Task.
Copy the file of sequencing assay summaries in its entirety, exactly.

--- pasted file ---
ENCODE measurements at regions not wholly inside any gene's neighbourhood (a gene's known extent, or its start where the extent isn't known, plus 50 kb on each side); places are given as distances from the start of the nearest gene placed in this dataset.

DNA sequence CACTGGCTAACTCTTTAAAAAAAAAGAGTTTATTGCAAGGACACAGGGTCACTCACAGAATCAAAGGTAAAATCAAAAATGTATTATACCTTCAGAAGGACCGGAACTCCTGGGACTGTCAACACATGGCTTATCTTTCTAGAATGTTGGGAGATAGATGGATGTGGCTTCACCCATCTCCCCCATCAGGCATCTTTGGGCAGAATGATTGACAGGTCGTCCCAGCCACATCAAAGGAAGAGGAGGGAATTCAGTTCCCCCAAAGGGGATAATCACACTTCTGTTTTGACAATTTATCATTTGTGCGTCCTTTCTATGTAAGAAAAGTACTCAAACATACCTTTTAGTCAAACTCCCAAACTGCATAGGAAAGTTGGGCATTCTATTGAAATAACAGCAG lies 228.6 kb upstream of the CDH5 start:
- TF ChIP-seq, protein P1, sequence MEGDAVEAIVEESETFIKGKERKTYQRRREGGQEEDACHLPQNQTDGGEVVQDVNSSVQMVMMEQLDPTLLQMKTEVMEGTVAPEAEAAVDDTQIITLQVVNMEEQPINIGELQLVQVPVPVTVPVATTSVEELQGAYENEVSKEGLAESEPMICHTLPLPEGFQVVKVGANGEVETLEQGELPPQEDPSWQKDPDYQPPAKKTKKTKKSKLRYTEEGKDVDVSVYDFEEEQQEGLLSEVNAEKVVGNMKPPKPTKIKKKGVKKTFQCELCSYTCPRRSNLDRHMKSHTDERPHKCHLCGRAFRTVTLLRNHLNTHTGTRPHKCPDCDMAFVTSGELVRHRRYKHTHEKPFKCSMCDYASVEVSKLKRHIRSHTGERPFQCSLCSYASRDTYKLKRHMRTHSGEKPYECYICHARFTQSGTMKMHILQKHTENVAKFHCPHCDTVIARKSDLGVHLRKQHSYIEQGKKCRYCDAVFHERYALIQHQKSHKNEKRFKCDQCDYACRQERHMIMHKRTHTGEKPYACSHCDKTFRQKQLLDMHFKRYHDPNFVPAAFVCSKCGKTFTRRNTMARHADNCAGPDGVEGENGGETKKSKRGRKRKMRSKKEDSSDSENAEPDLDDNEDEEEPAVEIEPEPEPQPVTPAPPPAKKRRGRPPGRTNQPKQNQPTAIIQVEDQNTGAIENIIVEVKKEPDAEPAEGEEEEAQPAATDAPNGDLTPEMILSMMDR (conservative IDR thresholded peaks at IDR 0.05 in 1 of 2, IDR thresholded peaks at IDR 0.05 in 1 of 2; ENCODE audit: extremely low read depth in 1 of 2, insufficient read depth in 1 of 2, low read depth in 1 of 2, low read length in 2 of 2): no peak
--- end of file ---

ENCODE measurements at regions not wholly inside any gene's neighbourhood (a gene's known extent, or its start where the extent isn't known, plus 50 kb on each side); places are given as distances from the start of the nearest gene placed in this dataset.

DNA sequence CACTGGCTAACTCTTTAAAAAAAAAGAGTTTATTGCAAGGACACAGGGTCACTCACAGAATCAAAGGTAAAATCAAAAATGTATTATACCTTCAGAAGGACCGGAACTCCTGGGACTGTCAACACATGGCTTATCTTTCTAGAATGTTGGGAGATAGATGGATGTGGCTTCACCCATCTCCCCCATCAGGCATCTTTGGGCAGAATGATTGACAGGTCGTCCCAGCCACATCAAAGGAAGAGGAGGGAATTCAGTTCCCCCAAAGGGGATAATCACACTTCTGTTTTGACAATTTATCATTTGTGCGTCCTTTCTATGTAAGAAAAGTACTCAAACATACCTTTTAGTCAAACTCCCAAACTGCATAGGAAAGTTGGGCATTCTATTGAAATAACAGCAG lies 228.6 kb upstream of the CDH5 start:
- TF ChIP-seq, protein P1, sequence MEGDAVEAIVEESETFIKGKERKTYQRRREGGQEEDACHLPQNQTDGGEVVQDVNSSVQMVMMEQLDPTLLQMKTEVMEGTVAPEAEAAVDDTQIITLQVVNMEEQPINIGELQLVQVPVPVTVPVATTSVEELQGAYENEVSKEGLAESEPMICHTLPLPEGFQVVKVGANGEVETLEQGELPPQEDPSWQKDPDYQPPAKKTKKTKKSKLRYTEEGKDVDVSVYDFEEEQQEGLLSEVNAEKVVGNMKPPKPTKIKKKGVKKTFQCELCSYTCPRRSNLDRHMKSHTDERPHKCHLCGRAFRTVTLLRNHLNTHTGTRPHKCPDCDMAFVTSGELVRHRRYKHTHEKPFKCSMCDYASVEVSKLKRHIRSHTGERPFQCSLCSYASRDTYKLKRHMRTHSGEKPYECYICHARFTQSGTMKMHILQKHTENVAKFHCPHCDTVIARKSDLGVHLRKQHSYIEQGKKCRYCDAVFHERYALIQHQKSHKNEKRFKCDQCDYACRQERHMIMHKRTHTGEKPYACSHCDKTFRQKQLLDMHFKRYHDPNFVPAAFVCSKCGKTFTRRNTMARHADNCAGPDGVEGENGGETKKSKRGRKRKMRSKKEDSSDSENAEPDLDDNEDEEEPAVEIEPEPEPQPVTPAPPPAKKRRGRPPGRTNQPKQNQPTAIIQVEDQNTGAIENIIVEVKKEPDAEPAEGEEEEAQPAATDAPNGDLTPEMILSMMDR (conservative IDR thresholded peaks at IDR 0.05 in 1 of 2, IDR thresholded peaks at IDR 0.05 in 1 of 2; ENCODE audit: extremely low read depth in 1 of 2, insufficient read depth in 1 of 2, low read depth in 1 of 2, low read length in 2 of 2): no peak